Tomasic describes his delivery as “a little funky.”
The arm angle is about mid-three quarter overhand. But the delivery comes low.
“It’s something (opposing batters) don’t see that often,” says Tomasic. “My fastball plays up in the zone so it seems fast than it is.”
Tomasic sees determination and focus as two of his best athletic qualities.
“I’m a guy who know how to separate his sport from his daily life,” says Tomasic. “If I have a bad, I flush it. If I have a good day, I forget about it quick.
“You’ve got the day ahead of you in baseball.”
Born in Hammond and raised in Schererville, Conner is the oldest of Jerry and Dena Tomasic’s two children. Jennifer Tomasic (Lake Central Class of 2021) played basketball at Indiana University Northwest in Gary and Governors State University (University Park, Ill.).
Jerry Tomasic was born in Yugoslavia before that country split and moved to the U.S. around 2. He played baseball but not past junior high and went on to play basketball at Clarke University in Dubuque, Iowa.
Dena Tomasic works at Cheers Food & Drink in Munster, Ind.
Conner played for the Dyer team that finished runner-up to eventual Little League World Series qualifier New Castle in 2012.
When he was ready for a travel ball transition outside northwest Indiana at 15 to 16 he was unable to play for Top Tier because of his injured elbow.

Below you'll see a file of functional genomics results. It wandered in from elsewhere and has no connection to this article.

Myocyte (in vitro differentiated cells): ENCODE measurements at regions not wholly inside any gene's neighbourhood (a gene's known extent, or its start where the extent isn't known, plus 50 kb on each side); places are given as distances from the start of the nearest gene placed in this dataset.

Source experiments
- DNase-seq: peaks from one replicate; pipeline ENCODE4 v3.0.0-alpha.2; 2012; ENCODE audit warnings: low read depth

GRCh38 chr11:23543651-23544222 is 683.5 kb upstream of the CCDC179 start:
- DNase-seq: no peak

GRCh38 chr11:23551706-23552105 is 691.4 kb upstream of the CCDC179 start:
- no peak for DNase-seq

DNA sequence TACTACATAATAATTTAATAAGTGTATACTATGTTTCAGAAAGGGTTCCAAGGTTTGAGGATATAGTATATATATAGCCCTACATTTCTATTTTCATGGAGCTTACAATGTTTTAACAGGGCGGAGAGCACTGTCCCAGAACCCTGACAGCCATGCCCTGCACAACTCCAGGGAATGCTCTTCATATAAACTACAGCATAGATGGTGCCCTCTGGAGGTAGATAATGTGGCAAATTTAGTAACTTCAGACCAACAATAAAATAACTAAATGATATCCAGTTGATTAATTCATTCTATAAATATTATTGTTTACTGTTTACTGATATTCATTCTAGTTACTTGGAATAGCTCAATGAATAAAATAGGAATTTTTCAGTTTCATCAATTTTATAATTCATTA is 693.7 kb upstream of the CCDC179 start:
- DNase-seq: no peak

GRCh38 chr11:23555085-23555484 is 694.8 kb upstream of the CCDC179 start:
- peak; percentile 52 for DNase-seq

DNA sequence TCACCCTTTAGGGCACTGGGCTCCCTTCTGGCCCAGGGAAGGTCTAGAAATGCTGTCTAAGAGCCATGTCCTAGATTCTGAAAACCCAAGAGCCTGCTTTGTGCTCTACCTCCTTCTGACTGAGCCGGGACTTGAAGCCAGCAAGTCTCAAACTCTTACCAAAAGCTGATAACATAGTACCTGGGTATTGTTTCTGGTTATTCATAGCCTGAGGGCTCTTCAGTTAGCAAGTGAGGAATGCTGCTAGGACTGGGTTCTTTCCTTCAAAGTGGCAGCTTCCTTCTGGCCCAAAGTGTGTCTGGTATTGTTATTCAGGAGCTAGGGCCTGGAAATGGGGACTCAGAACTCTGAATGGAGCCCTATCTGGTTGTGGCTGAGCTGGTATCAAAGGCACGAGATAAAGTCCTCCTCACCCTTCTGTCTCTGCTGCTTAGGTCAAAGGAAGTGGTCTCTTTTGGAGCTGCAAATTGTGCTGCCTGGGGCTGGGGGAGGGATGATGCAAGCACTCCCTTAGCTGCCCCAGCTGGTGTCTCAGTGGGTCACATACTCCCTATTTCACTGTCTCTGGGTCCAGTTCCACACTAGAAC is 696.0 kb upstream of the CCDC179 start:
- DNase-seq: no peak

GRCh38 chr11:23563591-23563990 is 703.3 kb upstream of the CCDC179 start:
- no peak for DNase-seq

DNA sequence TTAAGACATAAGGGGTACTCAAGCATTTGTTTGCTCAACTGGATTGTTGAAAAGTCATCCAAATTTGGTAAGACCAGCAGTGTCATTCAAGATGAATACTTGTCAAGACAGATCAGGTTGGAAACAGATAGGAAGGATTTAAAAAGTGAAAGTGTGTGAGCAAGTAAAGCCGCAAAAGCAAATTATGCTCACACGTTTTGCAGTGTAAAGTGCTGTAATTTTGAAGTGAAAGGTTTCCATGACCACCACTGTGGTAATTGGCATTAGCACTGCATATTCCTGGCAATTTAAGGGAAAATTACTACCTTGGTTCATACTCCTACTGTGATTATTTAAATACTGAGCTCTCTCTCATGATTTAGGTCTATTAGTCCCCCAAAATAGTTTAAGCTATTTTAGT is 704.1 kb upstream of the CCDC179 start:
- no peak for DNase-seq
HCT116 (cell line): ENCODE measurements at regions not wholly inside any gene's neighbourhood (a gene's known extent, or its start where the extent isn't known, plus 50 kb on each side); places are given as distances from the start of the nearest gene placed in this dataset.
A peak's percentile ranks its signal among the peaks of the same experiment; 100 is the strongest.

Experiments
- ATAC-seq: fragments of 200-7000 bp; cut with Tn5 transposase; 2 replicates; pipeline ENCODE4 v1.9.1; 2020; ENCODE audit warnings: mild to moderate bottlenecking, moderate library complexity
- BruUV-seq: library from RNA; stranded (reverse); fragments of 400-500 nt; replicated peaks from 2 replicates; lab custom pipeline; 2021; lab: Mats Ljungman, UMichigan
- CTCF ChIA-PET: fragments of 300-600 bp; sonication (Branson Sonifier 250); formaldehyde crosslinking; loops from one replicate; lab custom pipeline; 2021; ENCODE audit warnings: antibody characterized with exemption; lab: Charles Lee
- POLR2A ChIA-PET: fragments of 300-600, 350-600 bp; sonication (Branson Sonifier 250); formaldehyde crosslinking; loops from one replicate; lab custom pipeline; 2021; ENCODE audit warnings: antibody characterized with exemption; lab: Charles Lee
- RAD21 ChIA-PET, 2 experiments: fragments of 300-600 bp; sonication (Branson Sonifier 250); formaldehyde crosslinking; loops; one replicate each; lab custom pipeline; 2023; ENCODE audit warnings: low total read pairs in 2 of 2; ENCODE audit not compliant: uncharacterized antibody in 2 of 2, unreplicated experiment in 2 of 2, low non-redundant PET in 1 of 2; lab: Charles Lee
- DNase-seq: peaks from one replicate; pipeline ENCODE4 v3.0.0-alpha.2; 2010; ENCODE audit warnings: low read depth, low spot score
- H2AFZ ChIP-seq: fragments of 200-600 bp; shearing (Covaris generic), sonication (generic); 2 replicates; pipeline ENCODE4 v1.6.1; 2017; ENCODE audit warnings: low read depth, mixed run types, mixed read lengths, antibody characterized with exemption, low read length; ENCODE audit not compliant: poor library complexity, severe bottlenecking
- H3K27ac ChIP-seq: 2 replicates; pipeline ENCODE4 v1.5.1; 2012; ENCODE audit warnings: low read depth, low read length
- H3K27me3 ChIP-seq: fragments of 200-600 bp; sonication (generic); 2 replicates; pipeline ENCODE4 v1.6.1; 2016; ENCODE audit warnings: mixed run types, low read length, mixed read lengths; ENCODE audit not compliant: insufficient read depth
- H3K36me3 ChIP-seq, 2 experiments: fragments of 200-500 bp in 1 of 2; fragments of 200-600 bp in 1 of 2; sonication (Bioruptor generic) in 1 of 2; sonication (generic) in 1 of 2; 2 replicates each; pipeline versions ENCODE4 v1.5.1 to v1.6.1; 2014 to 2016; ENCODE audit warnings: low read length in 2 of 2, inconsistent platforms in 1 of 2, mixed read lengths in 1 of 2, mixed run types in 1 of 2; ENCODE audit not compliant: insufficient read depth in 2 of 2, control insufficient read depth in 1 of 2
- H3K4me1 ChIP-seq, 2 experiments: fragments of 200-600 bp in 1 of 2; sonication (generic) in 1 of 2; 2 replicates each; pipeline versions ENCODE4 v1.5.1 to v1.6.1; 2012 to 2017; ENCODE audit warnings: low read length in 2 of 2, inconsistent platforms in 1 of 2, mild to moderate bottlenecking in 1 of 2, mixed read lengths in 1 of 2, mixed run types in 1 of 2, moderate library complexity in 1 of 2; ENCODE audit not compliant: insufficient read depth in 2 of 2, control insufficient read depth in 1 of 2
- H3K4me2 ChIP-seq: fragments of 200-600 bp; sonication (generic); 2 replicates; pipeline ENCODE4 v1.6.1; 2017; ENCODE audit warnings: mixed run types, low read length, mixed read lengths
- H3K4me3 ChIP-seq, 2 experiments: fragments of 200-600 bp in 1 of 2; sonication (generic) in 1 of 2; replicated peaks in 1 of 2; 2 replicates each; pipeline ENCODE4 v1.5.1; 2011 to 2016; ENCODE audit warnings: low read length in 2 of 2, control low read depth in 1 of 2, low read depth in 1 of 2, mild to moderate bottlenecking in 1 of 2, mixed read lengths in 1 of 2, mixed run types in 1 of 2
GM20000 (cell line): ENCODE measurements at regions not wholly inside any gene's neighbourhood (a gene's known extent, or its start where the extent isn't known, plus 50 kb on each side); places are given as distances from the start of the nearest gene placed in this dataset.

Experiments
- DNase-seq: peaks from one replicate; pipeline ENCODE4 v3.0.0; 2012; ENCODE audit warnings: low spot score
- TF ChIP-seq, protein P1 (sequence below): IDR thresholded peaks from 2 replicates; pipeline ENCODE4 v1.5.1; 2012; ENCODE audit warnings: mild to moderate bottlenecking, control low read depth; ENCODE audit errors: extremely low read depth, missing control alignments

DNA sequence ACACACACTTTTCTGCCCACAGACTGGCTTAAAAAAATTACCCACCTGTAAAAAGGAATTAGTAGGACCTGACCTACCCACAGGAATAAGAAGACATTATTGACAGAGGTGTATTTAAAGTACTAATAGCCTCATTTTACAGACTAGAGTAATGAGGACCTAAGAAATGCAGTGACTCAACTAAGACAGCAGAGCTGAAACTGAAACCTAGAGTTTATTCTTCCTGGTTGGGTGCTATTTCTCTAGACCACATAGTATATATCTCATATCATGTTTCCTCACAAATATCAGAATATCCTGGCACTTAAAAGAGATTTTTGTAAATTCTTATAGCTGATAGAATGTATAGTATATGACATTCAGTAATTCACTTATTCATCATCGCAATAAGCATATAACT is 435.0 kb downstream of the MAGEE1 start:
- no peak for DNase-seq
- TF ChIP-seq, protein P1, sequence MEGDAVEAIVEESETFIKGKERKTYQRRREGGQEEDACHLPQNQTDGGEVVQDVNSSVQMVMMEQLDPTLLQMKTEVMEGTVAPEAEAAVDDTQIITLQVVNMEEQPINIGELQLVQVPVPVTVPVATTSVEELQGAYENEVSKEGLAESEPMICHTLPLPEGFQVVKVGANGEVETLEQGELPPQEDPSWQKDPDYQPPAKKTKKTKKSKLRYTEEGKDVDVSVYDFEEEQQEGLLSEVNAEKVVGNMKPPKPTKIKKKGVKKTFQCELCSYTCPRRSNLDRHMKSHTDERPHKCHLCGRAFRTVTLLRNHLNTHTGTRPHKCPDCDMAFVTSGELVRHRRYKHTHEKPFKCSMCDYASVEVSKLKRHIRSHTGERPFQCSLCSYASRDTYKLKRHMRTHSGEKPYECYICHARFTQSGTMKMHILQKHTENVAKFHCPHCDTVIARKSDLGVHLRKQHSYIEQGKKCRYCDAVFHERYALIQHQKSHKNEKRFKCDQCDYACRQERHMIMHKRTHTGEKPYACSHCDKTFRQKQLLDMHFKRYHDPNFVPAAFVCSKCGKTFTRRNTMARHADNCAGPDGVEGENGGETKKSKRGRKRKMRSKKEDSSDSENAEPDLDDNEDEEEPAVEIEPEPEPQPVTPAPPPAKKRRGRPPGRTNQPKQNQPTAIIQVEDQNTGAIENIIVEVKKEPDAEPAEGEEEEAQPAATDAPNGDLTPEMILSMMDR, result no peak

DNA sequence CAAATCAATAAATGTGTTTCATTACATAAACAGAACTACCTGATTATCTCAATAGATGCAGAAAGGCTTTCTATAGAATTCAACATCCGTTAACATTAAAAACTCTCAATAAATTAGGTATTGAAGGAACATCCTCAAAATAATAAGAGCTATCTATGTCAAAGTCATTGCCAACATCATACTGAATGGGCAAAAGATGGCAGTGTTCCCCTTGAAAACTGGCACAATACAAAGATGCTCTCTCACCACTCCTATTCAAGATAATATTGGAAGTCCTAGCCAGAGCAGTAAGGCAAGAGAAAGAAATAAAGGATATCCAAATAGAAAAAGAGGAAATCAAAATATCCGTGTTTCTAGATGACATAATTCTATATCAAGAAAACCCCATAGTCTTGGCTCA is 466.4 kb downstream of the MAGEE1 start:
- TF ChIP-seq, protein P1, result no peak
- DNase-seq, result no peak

Tomasic shined as a two-way player at Lake Central and got to swing the bat for head coaches Mark Wasikowski and Greg Goff at Purdue and Steve Ruzich at South Suburban.
As a three-year letterwinner and four-time scholar-athlete at LC, he played for head coaches Jeff Sandor and Mike Swartzentruber.
The Indians won sectional titles in baseball and basketball in 2018 and Tomasic played a part while earning LCHS Pride, Hustle and Desire in both sports. He also earned 2018 Perfect Game All-American and All-Region Team honors.
He was the Roger Maris MVP in leading Team Serbia to the title in the 2018 International Baseball Challenge Tournament in Whiting, Ind.
In two seasons at Purdue, he hit .250 (3-of-12) with a triple in three runs batted and made one putout and five assists in the field. He pitched in 19 games (all in relief) with an 0-1 record, 4.30 ERA, 18 strikeouts and 11 walks in 25 1/3 innings.
At South Suburban, the pitcher/middle infielder was an National Junior College Athletic Association all-region selection as he hit .392 with 60 hits, including eighth home runs, three triples and 12 doubles with 49 RBIs, 28 walks and 15 stolen bases. On the bump, he was 6-1 with a 4.64 ERA, 81 strikeouts and 22 walks in 64 innings.
Tomasic played for the Northwoods League’s Bismarck (N.D.) Larks and Midwest Collegiate League’s (now Northern League’s) Northwest Indiana Oilmen in the summers of 2019 and 2020.
Along the way the focus became pitching rather than two-way player.
“I think I’m athletic enough,” says Tomasic. “I can pull it off.”

Conner Tomasic. (Michigan State University)